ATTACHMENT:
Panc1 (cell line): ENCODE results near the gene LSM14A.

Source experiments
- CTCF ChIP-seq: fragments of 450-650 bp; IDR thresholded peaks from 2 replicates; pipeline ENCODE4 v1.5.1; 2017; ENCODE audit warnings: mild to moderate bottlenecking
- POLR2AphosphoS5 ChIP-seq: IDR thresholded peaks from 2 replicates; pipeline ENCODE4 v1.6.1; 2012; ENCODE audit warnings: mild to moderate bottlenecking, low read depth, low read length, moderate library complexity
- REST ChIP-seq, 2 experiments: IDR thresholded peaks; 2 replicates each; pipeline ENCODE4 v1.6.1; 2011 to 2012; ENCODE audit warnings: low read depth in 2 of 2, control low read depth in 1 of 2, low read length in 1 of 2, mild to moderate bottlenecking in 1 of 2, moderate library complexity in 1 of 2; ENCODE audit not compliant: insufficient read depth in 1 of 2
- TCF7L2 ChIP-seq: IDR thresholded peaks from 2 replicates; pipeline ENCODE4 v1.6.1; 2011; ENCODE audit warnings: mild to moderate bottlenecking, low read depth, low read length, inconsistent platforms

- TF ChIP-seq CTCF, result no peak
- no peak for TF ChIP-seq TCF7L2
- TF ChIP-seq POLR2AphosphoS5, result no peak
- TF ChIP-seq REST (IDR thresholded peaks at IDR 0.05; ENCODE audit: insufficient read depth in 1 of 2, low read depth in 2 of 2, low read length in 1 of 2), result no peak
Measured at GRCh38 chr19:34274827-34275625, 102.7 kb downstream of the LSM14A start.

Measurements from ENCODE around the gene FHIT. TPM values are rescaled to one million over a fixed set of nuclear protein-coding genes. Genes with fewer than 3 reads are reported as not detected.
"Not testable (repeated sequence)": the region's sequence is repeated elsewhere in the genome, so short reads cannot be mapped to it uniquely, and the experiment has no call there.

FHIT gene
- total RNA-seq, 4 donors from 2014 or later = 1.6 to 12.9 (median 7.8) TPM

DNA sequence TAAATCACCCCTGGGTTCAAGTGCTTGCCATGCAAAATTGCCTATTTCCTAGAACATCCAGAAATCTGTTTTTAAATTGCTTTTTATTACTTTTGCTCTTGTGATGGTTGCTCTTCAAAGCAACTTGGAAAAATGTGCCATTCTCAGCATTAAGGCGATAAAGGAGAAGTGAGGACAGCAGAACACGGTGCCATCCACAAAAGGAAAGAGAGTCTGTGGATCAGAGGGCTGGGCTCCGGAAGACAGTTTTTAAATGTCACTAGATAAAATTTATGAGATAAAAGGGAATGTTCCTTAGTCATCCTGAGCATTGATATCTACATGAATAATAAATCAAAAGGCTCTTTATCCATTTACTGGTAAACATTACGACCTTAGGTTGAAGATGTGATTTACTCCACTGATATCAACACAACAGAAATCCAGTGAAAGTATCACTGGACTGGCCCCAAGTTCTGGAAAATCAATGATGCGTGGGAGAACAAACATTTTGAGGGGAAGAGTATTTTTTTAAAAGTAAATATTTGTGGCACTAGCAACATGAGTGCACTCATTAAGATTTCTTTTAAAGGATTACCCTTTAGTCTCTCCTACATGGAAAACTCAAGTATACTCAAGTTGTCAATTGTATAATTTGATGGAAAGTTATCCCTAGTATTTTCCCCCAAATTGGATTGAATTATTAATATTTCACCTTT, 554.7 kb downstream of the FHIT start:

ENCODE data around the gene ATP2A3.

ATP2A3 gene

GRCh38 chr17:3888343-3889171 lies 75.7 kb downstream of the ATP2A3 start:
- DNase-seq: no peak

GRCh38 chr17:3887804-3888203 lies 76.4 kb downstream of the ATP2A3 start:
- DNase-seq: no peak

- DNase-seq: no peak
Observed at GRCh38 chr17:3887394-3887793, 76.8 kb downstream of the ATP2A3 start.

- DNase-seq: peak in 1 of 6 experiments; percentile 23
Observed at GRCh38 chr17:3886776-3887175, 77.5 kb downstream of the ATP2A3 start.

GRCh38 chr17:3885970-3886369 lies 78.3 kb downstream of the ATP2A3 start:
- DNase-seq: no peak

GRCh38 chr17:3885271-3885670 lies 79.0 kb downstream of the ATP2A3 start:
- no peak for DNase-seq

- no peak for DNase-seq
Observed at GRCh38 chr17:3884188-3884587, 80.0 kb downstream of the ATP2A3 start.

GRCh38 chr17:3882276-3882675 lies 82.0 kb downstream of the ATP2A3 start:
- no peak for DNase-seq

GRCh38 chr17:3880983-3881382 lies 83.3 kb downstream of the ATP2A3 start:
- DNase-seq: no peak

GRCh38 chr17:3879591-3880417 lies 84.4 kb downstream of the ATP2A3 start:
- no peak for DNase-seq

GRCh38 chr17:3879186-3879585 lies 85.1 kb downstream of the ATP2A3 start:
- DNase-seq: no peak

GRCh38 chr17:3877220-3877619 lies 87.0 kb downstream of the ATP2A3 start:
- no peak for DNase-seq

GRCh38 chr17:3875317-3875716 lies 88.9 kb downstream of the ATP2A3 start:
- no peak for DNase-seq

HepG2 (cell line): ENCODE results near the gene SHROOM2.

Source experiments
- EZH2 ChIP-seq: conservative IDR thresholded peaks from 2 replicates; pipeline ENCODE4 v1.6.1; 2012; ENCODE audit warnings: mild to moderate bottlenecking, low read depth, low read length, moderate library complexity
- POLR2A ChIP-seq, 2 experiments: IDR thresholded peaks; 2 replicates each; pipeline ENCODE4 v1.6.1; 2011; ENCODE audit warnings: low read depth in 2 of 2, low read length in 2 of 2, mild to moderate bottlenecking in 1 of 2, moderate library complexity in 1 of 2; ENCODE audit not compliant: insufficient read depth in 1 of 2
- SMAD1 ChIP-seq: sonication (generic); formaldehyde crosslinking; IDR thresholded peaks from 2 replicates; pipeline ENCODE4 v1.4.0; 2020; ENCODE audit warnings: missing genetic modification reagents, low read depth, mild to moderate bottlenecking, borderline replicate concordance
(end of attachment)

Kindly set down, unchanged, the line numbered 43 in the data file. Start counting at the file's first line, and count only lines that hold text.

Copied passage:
GRCh38 chr17:3875317-3875716 lies 88.9 kb downstream of the ATP2A3 start: